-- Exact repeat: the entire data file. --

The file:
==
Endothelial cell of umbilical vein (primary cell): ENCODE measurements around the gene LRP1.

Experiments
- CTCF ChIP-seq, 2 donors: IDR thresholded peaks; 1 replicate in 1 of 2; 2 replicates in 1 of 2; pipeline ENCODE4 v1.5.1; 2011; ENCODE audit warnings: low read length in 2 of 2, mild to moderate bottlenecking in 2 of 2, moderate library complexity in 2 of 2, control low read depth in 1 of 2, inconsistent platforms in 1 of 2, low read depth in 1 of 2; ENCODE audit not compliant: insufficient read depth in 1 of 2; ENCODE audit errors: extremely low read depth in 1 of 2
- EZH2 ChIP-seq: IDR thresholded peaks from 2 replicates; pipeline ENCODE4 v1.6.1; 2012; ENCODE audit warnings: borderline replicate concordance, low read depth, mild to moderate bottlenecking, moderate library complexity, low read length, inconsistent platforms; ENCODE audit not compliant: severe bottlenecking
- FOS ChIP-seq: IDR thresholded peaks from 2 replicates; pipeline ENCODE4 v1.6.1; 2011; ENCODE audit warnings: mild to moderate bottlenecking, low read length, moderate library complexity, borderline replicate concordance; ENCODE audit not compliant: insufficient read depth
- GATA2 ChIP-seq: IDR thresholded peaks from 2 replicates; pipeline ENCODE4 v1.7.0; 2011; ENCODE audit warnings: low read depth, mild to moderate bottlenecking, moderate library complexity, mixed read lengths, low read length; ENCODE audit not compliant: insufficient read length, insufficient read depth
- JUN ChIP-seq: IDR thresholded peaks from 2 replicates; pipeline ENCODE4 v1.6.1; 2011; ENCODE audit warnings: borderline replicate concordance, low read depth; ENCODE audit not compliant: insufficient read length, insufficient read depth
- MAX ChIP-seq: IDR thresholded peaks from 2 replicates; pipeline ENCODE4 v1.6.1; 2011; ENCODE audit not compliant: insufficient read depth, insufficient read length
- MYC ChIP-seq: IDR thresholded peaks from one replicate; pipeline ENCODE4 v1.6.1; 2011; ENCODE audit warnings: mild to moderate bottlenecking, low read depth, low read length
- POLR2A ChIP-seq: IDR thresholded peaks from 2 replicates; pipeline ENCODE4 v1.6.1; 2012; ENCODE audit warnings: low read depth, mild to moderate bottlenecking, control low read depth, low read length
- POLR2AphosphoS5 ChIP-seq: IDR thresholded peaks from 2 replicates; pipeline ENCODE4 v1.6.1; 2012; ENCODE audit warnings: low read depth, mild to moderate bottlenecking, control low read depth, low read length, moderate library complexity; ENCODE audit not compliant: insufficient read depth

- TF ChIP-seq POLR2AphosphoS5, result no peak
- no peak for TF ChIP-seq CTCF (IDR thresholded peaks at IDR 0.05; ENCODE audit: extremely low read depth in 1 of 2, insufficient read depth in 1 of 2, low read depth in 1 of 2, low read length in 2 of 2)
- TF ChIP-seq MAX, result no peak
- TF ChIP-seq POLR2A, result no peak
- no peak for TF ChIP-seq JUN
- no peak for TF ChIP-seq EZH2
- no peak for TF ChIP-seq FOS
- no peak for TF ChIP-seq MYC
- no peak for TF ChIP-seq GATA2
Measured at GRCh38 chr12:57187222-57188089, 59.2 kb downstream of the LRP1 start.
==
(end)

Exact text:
Endothelial cell of umbilical vein (primary cell): ENCODE measurements around the gene LRP1.

Experiments
- CTCF ChIP-seq, 2 donors: IDR thresholded peaks; 1 replicate in 1 of 2; 2 replicates in 1 of 2; pipeline ENCODE4 v1.5.1; 2011; ENCODE audit warnings: low read length in 2 of 2, mild to moderate bottlenecking in 2 of 2, moderate library complexity in 2 of 2, control low read depth in 1 of 2, inconsistent platforms in 1 of 2, low read depth in 1 of 2; ENCODE audit not compliant: insufficient read depth in 1 of 2; ENCODE audit errors: extremely low read depth in 1 of 2
- EZH2 ChIP-seq: IDR thresholded peaks from 2 replicates; pipeline ENCODE4 v1.6.1; 2012; ENCODE audit warnings: borderline replicate concordance, low read depth, mild to moderate bottlenecking, moderate library complexity, low read length, inconsistent platforms; ENCODE audit not compliant: severe bottlenecking
- FOS ChIP-seq: IDR thresholded peaks from 2 replicates; pipeline ENCODE4 v1.6.1; 2011; ENCODE audit warnings: mild to moderate bottlenecking, low read length, moderate library complexity, borderline replicate concordance; ENCODE audit not compliant: insufficient read depth
- GATA2 ChIP-seq: IDR thresholded peaks from 2 replicates; pipeline ENCODE4 v1.7.0; 2011; ENCODE audit warnings: low read depth, mild to moderate bottlenecking, moderate library complexity, mixed read lengths, low read length; ENCODE audit not compliant: insufficient read length, insufficient read depth
- JUN ChIP-seq: IDR thresholded peaks from 2 replicates; pipeline ENCODE4 v1.6.1; 2011; ENCODE audit warnings: borderline replicate concordance, low read depth; ENCODE audit not compliant: insufficient read length, insufficient read depth
- MAX ChIP-seq: IDR thresholded peaks from 2 replicates; pipeline ENCODE4 v1.6.1; 2011; ENCODE audit not compliant: insufficient read depth, insufficient read length
- MYC ChIP-seq: IDR thresholded peaks from one replicate; pipeline ENCODE4 v1.6.1; 2011; ENCODE audit warnings: mild to moderate bottlenecking, low read depth, low read length
- POLR2A ChIP-seq: IDR thresholded peaks from 2 replicates; pipeline ENCODE4 v1.6.1; 2012; ENCODE audit warnings: low read depth, mild to moderate bottlenecking, control low read depth, low read length
- POLR2AphosphoS5 ChIP-seq: IDR thresholded peaks from 2 replicates; pipeline ENCODE4 v1.6.1; 2012; ENCODE audit warnings: low read depth, mild to moderate bottlenecking, control low read depth, low read length, moderate library complexity; ENCODE audit not compliant: insufficient read depth

- TF ChIP-seq POLR2AphosphoS5, result no peak
- no peak for TF ChIP-seq CTCF (IDR thresholded peaks at IDR 0.05; ENCODE audit: extremely low read depth in 1 of 2, insufficient read depth in 1 of 2, low read depth in 1 of 2, low read length in 2 of 2)
- TF ChIP-seq MAX, result no peak
- TF ChIP-seq POLR2A, result no peak
- no peak for TF ChIP-seq JUN
- no peak for TF ChIP-seq EZH2
- no peak for TF ChIP-seq FOS
- no peak for TF ChIP-seq MYC
- no peak for TF ChIP-seq GATA2
Measured at GRCh38 chr12:57187222-57188089, 59.2 kb downstream of the LRP1 start.